Although we cannot say specifically why our patient survived, clearly, aggressive and comprehensive empiric treatment, physiologic support, and close multidisciplinary communication were vital to managing the condition of this critically ill patient. ECMO may have assisted in organ recovery and patient survival. However, further studies should be conducted to critically evaluate ECMO in the armamentarium of therapeutic options for severe pandemic (H1N1) 2009 respiratory failure.

Michael S. Firstenberg, Danielle Blais, Louis B. Louis, Kurt B. Stevenson, Benjamin Sun, and Julie E. Mangino

Author affiliation: Ohio State University Medical Center, Columbus, Ohio, USA

DOI: 10.3201/eid1512.091434


(1.) Samuels LE, Kaufman MS, Thomas MP, Holmes EC, Brockman SK, Wechsler AS. Pharmacological criteria for ventricular assist device insertion following post-cardiotomy shock: experience with the ABIOMED BVS system. J Card Surg. 1999;14:288-93. DOI: 10.1111/j.1540-8191.1999.tb00996.x

(2.) Thalanany MM, Mugford M, Hibbert C, Cooper NJ, Truesdale A, Robinson S, et al.; CESAR Trial Group. Methods of data collection and analysis for the economic evaluation alongside a national, multicentre trial in the UK: conventional ventilation or ECMO for severe adult respiratory failure (CESAR). BMC Health Serv Res. 2008;8:94. DOI: 10.1186/1472-6963 -8-94

(3.) Bartlett RH, Roloff DW, Custer JR, Younger JG, Hirschl RB. Extracorporeal life support: the University of Michigan experience. JAMA. 2000;283:904-8. DOI: 10.1001/jama.283.7.904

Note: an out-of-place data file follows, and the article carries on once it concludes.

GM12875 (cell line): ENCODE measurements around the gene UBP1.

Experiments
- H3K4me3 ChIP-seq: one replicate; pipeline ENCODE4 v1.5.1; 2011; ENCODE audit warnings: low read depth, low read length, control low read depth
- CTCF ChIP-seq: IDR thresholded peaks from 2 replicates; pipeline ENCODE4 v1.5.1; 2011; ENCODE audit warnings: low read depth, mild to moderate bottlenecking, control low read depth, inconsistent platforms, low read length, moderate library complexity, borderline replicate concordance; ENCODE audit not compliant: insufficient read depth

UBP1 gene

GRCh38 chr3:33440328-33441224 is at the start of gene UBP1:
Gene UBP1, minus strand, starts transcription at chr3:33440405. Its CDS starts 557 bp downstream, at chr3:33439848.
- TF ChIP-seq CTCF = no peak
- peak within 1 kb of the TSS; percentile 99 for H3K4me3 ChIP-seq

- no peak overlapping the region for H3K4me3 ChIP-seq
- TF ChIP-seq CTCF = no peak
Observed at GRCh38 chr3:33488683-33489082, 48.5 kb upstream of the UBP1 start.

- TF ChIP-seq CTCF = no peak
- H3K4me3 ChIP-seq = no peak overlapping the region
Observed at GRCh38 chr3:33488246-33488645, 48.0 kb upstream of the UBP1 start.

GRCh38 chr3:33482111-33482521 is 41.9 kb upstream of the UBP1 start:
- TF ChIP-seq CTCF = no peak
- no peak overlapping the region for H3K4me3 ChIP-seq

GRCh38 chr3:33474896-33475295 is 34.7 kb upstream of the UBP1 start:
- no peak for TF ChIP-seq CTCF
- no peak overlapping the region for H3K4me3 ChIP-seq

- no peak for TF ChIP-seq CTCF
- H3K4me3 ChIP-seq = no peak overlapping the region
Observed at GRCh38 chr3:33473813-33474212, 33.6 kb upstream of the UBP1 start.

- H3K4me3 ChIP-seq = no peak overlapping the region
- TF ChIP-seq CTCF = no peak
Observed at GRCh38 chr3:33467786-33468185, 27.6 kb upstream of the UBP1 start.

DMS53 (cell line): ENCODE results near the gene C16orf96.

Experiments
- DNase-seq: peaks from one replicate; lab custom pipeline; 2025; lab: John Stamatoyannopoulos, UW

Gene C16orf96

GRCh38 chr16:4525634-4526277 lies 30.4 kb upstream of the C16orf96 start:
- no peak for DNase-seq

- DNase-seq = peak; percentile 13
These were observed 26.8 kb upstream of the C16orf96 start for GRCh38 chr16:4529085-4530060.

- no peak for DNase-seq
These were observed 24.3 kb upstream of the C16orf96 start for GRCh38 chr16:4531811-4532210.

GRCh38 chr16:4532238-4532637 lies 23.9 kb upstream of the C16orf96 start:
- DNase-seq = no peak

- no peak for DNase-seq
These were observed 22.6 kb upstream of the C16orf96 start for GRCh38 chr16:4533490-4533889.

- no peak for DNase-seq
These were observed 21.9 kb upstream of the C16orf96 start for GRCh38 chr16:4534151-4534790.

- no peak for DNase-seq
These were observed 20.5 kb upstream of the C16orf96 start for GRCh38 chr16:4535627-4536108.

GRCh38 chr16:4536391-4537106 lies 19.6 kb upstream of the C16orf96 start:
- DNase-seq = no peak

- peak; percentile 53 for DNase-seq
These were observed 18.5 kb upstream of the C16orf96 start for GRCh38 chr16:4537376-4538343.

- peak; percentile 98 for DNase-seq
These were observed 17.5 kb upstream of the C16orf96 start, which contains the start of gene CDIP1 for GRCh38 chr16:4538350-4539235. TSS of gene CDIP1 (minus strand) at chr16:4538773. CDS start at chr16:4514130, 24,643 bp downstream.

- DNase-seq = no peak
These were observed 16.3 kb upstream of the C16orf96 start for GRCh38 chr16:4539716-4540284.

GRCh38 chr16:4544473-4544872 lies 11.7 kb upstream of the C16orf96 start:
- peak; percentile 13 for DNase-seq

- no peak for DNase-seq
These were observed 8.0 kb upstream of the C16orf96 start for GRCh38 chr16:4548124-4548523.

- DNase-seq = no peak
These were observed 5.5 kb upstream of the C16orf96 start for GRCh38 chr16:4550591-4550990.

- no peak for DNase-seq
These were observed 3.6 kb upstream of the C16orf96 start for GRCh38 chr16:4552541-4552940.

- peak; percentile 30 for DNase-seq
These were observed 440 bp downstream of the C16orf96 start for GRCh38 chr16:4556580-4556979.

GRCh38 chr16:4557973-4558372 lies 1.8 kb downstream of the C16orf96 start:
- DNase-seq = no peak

(4.) Lefrak EA, Steven PM, Pitha J, Balsinger E, Noon GP, Mayor HD. Extracorporeal membrane oxygenation for fulminary influenza pneumonia. Chest. 1974;66:385-8. DOI: 10.1378/chest.66.4.385

(5.) Centers for Disease Control and Prevention. Intensive-care patients with severe novel influenza A (H1N1) virus infection--Michigan, June 2009. MMWR Morb Mortal Wkly Rep. 2009;58:749-52.

Address for correspondence: Michael S. Firstenberg, Division of Cardiothoracic Surgery, Ohio State University Medical Center, 410 W 10th Ave, N817 Doan Hall, Columbus, OH 43212, USA; email: michael.firstenberg@
Table. Relative indications and contraindications for
extracorporeal membrane
oxygenation *

Cardiac support (1)
Cardiac index <2.2 L/min/[m.sup.2]
Systolic pressure <90 mm Hg
Pulmonary capillary wedge pressure >20 mm Hg
Central venous pressure >20 mm Hg
Two high-dose inotropic medications (Including intraaortic counter

Respiratory support (2)
Murray score >3.0 based on:
Pa[O.sub.2]/Fi[O.sub.2] ratio
No. infiltrated quadrants on chest radiograph
Positive end-expiratory pressure requirement
Pulmonary compliance
Uncompensated hypercapnea (pH<7.2)

Advancing age (>70 y)
Prolonged mechanical ventilation (>7 d)
Surgically correctable causes
Pneumothorax, effusions, endoluminal obstructions
Intracardiac shunts, valvular pathology, incomplete
Medical problems incompatible with prolonged survival
Advanced malignancies
Contraindications to anticoagulation
Irreversible neurologic dysfunction (dementia, stroke, hemorrhage)
Medical futility (i.e., prolonged CPR, multiorgan failure)

* CPR, cardiopulmonary resuscitation; Pa[O.sub.2], partial pressure
of oxygen in arterial blood; [F.sub.1][O.sub.2],
concentration of inspired oxygen.
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Article Details
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Title Annotation:LETTERS
Author:Firstenberg, Michael S.; Blais, Danielle; Louis, Louis B.; Stevenson, Kurt B.; Sun, Benjamin; Mangin
Publication:Emerging Infectious Diseases
Article Type:Report
Geographic Code:1USA
Date:Dec 1, 2009